In mathematics, especially in probability and combinatorics, a **doubly stochastic matrix**
(also called **bistochastic matrix**) is a square matrix of nonnegative real numbers, each of whose rows and columns sums to 1, i.e.,

Thus, a doubly stochastic matrix is both left stochastic and right stochastic.^{[1]}

Indeed, any matrix that is both left and right stochastic must be square: if every row sums to 1 then the sum of all entries in the matrix must be equal to the number of rows, and since the same holds for columns, the number of rows and columns must be equal.

Main article: Birkhoff polytope |

The class of doubly stochastic matrices is a convex polytope known as the **Birkhoff polytope** . Using the matrix entries as Cartesian coordinates, it lies in an -dimensional affine subspace of -dimensional Euclidean space defined by independent linear constraints specifying that the row and column sums all equal 1. (There are constraints rather than because one of these constraints is dependent, as the sum of the row sums must equal the sum of the column sums.) Moreover, the entries are all constrained to be non-negative and less than or equal to 1.

The **Birkhoff–von Neumann theorem** (often known simply as **Birkhoff's theorem**^{[2]}^{[3]}^{[4]}) states that the polytope is the convex hull of the set of permutation matrices, and furthermore that the vertices of are precisely the permutation matrices. In other words, if is a doubly stochastic matrix, then there exist and permutation matrices such that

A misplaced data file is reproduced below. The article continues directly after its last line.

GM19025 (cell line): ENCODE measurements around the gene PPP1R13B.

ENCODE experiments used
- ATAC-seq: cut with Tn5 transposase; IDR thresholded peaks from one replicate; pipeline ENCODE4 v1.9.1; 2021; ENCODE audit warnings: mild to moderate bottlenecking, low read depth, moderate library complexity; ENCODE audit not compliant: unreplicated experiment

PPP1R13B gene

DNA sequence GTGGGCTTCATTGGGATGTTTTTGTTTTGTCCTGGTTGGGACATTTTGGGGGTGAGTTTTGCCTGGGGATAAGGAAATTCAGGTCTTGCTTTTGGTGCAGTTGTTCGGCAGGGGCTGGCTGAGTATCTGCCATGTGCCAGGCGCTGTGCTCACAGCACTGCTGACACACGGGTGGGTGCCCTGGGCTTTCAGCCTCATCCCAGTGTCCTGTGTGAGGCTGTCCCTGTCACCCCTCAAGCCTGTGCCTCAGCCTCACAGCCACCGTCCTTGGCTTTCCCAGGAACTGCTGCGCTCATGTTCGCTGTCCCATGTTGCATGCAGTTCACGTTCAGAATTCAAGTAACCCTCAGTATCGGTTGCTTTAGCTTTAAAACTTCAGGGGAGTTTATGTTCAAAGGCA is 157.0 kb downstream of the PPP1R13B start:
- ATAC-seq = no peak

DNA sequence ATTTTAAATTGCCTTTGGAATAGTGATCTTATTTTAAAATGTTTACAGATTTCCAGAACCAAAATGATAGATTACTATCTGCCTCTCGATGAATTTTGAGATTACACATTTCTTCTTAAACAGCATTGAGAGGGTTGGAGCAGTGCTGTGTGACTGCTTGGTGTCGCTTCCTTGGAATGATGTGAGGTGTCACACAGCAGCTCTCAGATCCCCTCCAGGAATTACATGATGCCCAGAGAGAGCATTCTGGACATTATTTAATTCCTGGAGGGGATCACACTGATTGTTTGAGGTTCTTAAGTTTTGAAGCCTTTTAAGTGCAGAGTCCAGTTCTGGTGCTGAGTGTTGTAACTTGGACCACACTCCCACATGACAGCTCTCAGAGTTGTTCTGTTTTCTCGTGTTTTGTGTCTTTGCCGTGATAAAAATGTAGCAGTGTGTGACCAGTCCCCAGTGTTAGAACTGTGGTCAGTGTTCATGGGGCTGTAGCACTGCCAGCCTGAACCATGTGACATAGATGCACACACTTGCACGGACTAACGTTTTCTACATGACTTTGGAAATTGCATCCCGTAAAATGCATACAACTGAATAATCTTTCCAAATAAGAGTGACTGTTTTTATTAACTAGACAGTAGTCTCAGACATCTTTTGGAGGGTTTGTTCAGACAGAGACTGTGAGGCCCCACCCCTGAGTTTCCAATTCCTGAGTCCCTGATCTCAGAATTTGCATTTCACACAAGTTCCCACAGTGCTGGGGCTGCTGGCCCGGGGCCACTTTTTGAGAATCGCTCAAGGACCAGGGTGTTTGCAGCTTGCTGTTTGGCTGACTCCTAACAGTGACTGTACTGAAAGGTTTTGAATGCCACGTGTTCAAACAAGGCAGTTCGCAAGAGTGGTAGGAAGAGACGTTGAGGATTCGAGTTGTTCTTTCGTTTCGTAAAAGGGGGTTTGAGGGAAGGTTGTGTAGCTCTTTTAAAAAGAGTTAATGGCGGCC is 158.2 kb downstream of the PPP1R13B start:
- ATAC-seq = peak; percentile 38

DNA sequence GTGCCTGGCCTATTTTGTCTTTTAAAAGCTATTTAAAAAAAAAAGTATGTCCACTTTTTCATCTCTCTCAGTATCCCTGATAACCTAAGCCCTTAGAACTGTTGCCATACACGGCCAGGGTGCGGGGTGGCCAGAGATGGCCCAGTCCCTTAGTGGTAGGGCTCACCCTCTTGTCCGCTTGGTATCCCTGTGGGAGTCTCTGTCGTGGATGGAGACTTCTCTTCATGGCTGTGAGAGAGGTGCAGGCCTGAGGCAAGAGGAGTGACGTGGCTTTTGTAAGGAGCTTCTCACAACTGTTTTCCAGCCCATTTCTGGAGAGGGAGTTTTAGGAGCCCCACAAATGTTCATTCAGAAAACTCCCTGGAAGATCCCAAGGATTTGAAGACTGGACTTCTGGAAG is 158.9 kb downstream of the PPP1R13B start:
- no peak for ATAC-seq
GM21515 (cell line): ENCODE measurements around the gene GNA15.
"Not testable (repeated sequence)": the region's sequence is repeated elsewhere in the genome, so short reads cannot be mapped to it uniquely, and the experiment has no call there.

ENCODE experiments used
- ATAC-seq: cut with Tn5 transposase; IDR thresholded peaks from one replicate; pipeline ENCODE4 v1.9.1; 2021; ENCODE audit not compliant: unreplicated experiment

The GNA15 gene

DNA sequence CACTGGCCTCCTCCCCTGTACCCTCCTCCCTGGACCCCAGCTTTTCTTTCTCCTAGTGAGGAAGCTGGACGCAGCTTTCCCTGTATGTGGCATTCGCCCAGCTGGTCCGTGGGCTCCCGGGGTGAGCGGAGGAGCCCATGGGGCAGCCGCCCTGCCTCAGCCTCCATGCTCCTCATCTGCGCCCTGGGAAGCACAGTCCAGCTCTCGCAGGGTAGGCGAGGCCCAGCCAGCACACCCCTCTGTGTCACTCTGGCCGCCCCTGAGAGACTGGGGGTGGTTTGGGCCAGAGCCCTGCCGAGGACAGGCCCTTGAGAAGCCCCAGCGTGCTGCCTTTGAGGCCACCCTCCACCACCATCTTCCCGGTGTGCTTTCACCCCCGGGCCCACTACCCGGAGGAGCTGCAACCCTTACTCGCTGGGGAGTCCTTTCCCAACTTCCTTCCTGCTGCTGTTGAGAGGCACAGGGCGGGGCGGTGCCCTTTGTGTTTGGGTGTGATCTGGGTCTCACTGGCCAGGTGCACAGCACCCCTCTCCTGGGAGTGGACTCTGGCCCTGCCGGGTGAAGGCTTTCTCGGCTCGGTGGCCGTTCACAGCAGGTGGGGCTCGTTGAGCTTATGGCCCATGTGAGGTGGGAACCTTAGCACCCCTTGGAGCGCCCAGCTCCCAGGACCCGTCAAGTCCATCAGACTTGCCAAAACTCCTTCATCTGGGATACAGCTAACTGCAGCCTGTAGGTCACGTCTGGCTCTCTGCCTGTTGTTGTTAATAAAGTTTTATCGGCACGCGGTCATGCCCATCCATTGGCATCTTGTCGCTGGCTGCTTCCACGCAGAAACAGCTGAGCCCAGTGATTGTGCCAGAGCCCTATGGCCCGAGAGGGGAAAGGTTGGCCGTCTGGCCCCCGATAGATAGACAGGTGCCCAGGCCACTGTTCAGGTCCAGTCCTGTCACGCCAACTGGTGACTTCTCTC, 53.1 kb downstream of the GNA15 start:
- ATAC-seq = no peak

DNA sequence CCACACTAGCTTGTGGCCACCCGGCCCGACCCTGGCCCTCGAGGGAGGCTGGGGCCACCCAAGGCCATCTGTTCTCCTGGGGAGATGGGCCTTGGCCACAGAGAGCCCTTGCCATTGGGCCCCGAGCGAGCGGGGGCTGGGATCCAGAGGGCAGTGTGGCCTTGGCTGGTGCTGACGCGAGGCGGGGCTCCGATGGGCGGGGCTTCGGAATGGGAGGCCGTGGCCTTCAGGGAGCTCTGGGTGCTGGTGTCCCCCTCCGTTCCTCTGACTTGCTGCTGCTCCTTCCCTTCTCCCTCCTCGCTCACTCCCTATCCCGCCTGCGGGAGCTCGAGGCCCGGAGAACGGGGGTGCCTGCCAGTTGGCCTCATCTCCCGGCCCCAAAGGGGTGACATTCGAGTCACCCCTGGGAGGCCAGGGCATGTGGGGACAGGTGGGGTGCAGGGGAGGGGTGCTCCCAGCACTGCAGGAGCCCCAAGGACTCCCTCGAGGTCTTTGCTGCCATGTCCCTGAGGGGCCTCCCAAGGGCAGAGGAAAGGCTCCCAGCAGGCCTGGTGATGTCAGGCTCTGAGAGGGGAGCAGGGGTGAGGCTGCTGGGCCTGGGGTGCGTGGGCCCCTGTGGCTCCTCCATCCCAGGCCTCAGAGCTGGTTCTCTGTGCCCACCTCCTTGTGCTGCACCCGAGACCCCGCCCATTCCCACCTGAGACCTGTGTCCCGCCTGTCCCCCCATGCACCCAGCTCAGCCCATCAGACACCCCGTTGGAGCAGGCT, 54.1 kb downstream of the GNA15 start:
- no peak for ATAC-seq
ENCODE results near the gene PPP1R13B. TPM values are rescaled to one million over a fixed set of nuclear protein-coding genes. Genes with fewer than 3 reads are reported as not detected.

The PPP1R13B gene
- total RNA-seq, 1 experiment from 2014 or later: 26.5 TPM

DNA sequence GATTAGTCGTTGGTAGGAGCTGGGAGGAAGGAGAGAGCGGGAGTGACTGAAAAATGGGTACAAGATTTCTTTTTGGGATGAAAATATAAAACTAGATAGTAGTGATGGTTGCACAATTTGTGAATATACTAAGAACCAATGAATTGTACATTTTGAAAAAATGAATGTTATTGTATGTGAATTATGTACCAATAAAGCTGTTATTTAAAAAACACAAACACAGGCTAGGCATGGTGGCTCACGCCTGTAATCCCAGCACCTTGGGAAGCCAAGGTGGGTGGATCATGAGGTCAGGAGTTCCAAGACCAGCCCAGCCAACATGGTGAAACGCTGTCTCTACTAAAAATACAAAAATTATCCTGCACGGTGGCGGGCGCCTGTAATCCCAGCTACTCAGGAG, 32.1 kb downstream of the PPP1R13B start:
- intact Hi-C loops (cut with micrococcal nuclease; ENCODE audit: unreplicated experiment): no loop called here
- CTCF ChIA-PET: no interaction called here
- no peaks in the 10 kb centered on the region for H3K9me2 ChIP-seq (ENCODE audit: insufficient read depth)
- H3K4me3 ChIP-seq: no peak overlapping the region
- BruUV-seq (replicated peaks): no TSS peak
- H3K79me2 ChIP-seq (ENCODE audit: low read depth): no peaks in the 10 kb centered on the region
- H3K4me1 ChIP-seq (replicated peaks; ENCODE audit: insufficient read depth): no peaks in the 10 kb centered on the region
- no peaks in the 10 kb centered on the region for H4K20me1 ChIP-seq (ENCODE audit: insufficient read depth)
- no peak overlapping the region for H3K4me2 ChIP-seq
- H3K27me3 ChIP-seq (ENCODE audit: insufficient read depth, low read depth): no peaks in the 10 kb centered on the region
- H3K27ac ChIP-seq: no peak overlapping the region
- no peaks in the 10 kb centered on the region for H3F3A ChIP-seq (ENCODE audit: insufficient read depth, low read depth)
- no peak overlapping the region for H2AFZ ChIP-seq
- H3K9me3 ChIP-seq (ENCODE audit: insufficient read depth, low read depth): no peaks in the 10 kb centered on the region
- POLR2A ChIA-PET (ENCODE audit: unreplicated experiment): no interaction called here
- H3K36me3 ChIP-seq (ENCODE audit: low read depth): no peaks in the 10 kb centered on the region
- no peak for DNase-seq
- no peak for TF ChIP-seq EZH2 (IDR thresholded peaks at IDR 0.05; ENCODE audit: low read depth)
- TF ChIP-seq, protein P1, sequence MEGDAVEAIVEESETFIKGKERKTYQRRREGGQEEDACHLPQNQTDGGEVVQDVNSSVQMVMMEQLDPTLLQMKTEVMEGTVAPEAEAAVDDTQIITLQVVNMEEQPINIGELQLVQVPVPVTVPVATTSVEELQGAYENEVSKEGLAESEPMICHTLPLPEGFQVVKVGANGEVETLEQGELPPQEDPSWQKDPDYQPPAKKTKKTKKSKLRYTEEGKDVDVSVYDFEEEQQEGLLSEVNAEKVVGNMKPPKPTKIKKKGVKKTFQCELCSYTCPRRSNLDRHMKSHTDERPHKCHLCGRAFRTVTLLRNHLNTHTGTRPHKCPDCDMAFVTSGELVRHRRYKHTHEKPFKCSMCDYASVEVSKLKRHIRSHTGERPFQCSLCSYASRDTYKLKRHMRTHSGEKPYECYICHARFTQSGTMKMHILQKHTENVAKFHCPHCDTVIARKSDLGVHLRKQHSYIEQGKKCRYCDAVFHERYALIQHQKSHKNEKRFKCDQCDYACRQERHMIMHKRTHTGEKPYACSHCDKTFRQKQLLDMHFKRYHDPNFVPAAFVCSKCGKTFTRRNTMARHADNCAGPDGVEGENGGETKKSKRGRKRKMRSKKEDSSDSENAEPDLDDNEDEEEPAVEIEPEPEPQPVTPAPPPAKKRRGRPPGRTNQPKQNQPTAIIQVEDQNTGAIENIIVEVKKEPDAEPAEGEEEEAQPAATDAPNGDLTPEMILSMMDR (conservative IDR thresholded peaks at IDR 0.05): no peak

(Such a decomposition of *X* is known as a 'convex combination'.) A proof of the theorem based on Hall's marriage theorem is given below.

This representation is known as the **Birkhoff–von Neumann decomposition**, and may not be unique. It is often described as a real-valued generalization of Kőnig's theorem, where the correspondence is established through adjacency matrices of graphs.

- The product of two doubly stochastic matrices is doubly stochastic. However, the inverse of a nonsingular doubly stochastic matrix need not be doubly stochastic (indeed, the inverse is doubly stochastic iff it has nonnegative entries).
- The stationary distribution of an irreducible aperiodic finite Markov chain is uniform if and only if its transition matrix is doubly stochastic.
- Sinkhorn's theorem states that any matrix with strictly positive entries can be made doubly stochastic by pre- and post-multiplication by diagonal matrices.
- For , all bistochastic matrices are unistochastic and orthostochastic, but for larger this is not the case.
- Van der Waerden's conjecture that the minimum permanent among all
*n*×*n*doubly stochastic matrices is , achieved by the matrix for which all entries are equal to .^{[5]}Proofs of this conjecture were published in 1980 by B. Gyires^{[6]}and in 1981 by G. P. Egorychev^{[7]}and D. I. Falikman;^{[8]}for this work, Egorychev and Falikman won the Fulkerson Prize in 1982.^{[9]}

Let *X* be a doubly stochastic matrix. Then we will show that there exists a permutation matrix *P* such that *x _{ij}* ≠ 0 whenever

For instance if then , , and .

* Proof:* Construct a bipartite graph in which the rows of

For every *i* in *A*, the sum over *j* in *A'* of *x _{ij}* is 1, since all columns

Meanwhile |*A'*| is the sum over all *i* (whether or not in *A*) and all *j* in *A'* of *x _{ij}* ; and this is ≥ the corresponding sum in which the

It follows that the conditions of Hall's marriage theorem are satisfied, and that we can therefore find a set of edges in the graph which join each row in *X* to exactly one (distinct) column. These edges define a permutation matrix whose non-zero cells correspond to non-zero cells in *X*.

There is a simple generalisation to matrices with more columns and rows such that the *i ^{ th}* row sum is equal to

In the same way it is possible to replicate columns as well as rows, but the result of recombination is not necessarily limited to 0s and 1s. A different generalisation (with a significantly harder proof) has been put forward by R. M. Caron et al.^{[3]}